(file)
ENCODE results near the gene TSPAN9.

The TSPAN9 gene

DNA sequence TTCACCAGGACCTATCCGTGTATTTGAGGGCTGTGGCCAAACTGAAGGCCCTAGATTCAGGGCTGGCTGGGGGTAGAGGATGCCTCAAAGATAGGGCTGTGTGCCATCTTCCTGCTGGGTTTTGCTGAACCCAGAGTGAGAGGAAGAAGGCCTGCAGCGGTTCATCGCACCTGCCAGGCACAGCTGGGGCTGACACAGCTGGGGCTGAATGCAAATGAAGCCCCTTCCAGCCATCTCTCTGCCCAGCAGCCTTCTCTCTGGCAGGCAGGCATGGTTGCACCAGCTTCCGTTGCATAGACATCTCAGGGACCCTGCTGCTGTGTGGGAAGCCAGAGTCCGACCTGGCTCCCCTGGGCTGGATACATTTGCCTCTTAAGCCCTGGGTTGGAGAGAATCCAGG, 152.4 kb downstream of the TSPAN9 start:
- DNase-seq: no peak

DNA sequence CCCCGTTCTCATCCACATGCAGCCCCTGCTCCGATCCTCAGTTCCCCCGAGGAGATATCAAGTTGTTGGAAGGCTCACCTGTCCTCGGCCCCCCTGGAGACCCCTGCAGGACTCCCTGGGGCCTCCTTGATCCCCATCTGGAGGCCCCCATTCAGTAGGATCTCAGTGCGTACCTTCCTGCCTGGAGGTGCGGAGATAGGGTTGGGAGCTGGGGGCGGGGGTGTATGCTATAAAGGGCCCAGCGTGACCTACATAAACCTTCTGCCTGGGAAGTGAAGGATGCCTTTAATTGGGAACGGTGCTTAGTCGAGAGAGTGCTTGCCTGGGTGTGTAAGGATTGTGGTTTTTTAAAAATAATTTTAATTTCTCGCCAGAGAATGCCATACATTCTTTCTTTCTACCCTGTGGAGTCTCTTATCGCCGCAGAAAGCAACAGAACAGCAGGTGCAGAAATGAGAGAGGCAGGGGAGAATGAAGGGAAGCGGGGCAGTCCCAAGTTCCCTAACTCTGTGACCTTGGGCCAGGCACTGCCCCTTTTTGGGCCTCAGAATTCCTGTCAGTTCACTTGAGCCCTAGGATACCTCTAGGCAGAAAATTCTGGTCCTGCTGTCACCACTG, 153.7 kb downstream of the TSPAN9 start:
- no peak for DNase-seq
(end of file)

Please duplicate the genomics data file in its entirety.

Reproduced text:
ENCODE results near the gene TSPAN9.

The TSPAN9 gene

DNA sequence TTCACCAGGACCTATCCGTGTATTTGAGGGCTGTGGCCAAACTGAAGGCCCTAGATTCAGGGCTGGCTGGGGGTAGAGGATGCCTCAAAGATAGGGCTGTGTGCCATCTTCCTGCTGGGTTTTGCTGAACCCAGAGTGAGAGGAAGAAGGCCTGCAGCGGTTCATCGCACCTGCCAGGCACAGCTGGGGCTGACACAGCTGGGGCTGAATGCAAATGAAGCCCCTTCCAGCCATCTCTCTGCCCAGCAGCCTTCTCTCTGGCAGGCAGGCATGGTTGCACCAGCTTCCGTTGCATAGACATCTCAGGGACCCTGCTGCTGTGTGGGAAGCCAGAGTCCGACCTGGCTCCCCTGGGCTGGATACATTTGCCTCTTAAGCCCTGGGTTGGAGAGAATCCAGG, 152.4 kb downstream of the TSPAN9 start:
- DNase-seq: no peak

DNA sequence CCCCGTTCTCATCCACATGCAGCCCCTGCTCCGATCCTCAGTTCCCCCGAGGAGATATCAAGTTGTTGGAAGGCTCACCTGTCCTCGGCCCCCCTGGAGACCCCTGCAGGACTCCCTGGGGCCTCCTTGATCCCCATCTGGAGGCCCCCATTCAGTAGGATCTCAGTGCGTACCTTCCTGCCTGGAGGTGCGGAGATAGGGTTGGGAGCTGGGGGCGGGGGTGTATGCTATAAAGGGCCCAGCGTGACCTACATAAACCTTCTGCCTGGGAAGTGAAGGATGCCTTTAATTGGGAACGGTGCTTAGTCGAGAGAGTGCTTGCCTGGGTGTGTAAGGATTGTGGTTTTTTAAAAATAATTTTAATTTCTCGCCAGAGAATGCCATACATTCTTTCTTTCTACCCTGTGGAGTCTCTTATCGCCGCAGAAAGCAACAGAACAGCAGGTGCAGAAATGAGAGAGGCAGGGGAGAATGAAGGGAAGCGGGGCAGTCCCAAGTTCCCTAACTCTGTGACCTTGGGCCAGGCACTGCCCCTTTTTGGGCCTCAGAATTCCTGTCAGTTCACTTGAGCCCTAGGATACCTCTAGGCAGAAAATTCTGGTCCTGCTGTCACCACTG, 153.7 kb downstream of the TSPAN9 start:
- no peak for DNase-seq